The penalty for failing to file a CIS return at the time was £100 for the first month, £100 for the next month and so on up to month 13 when, as well as £1,200 of fixed penalties for the previous 12 months, there was also a geared penalty for the 13th month of up to £3,000. See TMA 1970 Penalty Charges.
From the HMRC’s guidance on changes to penalties for late CIS contractor returns.Penalties applicable before October 2011.
“What penalties currently apply under Section 98A TMA 1970?
“Late submission of the contractor monthly return will currently incur a penalty under TMA 1970, s 98A for each month that the return misses a monthly due date.
“The penalty is charged at £100 for each of up to 12 consecutive months that the return is not submitted by its due date or by the 19th of each consecutive month.
“After 12 monthly penalties have been charged, if the return is still outstanding, a final penalty in the range of £300 to £3,000 is charged depending on how many other final penalties had been charged over the previous 12-month period.
“When the returns are eventually received, the initial penalties of £100 will be increased where the returns show entries for more than 50 subcontractors.
“If returns for several months are not submitted, the total penalty under s 98A can grow quite rapidly.”
The unfortunate Mr Bosher had clocked up £64,000 in penalties by the time he appealed against them, although HMRC later reduced these to £54,000 and then to £14,600, the amount that they would have been under the post-November 2011 regime. See FA 2009 Penalty Charges.
The current penalty regime, under FA 2009, Sch 55, applied to any return due on or after the month ended 5 November 2011 or, by concession, to earlier returns where that produces a lower result.
From the HMRC’s guidance on changes to penalties for late CIS contractor returns.
“How will the new penalties apply under FA 2009, Sch 55?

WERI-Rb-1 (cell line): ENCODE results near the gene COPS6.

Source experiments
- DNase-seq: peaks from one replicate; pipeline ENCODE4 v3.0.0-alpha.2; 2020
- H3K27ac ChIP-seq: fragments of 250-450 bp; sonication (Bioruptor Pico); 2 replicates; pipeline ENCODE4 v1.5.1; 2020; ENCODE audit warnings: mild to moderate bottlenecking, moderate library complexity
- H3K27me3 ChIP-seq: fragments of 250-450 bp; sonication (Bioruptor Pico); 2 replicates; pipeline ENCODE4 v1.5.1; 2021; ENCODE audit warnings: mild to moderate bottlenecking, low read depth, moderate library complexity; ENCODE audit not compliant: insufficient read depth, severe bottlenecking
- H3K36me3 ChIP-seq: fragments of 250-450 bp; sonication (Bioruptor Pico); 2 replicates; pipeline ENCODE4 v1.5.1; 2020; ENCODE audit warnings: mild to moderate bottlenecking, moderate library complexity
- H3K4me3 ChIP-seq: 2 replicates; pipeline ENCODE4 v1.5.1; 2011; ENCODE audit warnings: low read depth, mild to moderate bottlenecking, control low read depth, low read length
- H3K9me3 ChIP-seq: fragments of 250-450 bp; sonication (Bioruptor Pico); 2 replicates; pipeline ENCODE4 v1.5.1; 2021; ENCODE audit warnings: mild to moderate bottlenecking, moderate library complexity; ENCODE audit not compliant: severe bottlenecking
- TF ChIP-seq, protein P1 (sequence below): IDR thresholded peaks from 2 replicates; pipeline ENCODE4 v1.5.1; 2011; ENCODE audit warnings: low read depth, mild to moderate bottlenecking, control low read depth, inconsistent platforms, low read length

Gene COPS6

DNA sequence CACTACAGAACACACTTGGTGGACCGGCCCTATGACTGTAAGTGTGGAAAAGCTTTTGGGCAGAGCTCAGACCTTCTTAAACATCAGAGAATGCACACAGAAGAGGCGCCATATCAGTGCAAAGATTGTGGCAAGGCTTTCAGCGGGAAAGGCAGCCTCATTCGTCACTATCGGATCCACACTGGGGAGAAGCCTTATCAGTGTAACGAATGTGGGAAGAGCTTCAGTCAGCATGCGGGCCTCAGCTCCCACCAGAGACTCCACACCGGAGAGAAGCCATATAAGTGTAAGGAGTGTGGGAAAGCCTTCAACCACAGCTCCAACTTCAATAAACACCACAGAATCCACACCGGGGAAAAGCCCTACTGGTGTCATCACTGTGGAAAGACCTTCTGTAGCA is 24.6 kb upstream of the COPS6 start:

“The new penalty system under FA 2009, Sch 55 starts in October 2011 and replaces the current TMA 1970, s 98A penalty system. The first return to attract a penalty under Sch 55 will be the return due for the month ended 5 November 2011.
“Under Sch 55, penalties will be charged as follows.
“Initial failure to meet due date
“If a return is not received by HMRC by its due date of the 19th of the month, a penalty of £100 will be charged.
“Return still outstanding two months after due date
“If the return has still not been received by HMRC
“Return still outstanding six months after due date
“If the return is still outstanding six months after its due date, a ‘tax-geared’ penalty becomes due. This penalty is the greater of 5% of any deductions shown on the outstanding return or £300.
“Return still outstanding 12 months after due date
“If the return is still outstanding 12 months after its due date, a second ‘tax geared’ penalty becomes due as described below. If HMRC determines that withholding information on the return has been deliberate and concealed, the penalty is the greater of 100% of any deductions shown on the return or £3,000. If HMRC determines that withholding information on the return has been deliberate but not concealed, the penalty will be the greater of 70% of any deductions shown on the return or £1,500. In all other cases, where HMRC determines that information on the return has not been withheld deliberately, the penalty will be the greater of 5% of any deductions shown on the return or £300.”
The tribunal, however, decided this was so manifestly disproportionate when the aggregate tax on the late returns was less than £6,000 that they reduced the fixed penalties to nil and mitigated the month 13 penalties to the greater of £100 and the tax shown on each return, which worked out to a total of £6,287.25.
Mr Bosher had a poor compliance record as a contractor under the old scheme, and was late with several of his returns in the “soft landing” period when the 2007 scheme was in
force, but penalties were not yet being charged.
Consequently, his argument that the 16 returns he had posted to HMRC over a two-year period had gone missing – and that he had not received any of the penalty notices HMRC sent him over the same period – did not go down well with the tribunal. Indeed, they baldly said “We did not find Mr Bosher’s evidence to be credible.”
So maybe this is a one-off case?
What do we think about Mr G, whose case was taken up by the Federation of Master Builders via their helpline?